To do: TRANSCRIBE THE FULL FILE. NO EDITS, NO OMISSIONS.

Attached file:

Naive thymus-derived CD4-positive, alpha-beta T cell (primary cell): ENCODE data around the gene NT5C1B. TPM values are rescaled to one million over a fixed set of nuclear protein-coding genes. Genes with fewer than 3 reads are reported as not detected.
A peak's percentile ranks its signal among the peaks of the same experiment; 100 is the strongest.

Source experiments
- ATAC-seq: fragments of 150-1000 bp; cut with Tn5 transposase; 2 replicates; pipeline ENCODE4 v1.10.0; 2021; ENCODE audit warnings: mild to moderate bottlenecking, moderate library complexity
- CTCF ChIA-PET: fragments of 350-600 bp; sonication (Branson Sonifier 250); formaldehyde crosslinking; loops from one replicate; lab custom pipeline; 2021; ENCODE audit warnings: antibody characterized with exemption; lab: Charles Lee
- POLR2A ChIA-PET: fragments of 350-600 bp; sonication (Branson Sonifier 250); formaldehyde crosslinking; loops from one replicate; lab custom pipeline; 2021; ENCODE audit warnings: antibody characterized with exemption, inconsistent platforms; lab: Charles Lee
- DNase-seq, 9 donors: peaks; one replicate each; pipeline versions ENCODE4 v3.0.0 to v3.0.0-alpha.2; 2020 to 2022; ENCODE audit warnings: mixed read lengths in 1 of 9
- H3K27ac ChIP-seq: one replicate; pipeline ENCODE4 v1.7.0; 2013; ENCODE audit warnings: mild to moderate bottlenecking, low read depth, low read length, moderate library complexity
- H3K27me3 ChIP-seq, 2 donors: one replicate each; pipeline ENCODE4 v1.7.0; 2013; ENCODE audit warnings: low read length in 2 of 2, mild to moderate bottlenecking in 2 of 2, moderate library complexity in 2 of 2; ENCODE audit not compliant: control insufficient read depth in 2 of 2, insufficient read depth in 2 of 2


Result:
Naive thymus-derived CD4-positive, alpha-beta T cell (primary cell): ENCODE data around the gene NT5C1B. TPM values are rescaled to one million over a fixed set of nuclear protein-coding genes. Genes with fewer than 3 reads are reported as not detected.
A peak's percentile ranks its signal among the peaks of the same experiment; 100 is the strongest.

Source experiments
- ATAC-seq: fragments of 150-1000 bp; cut with Tn5 transposase; 2 replicates; pipeline ENCODE4 v1.10.0; 2021; ENCODE audit warnings: mild to moderate bottlenecking, moderate library complexity
- CTCF ChIA-PET: fragments of 350-600 bp; sonication (Branson Sonifier 250); formaldehyde crosslinking; loops from one replicate; lab custom pipeline; 2021; ENCODE audit warnings: antibody characterized with exemption; lab: Charles Lee
- POLR2A ChIA-PET: fragments of 350-600 bp; sonication (Branson Sonifier 250); formaldehyde crosslinking; loops from one replicate; lab custom pipeline; 2021; ENCODE audit warnings: antibody characterized with exemption, inconsistent platforms; lab: Charles Lee
- DNase-seq, 9 donors: peaks; one replicate each; pipeline versions ENCODE4 v3.0.0 to v3.0.0-alpha.2; 2020 to 2022; ENCODE audit warnings: mixed read lengths in 1 of 9
- H3K27ac ChIP-seq: one replicate; pipeline ENCODE4 v1.7.0; 2013; ENCODE audit warnings: mild to moderate bottlenecking, low read depth, low read length, moderate library complexity
- H3K27me3 ChIP-seq, 2 donors: one replicate each; pipeline ENCODE4 v1.7.0; 2013; ENCODE audit warnings: low read length in 2 of 2, mild to moderate bottlenecking in 2 of 2, moderate library complexity in 2 of 2; ENCODE audit not compliant: control insufficient read depth in 2 of 2, insufficient read depth in 2 of 2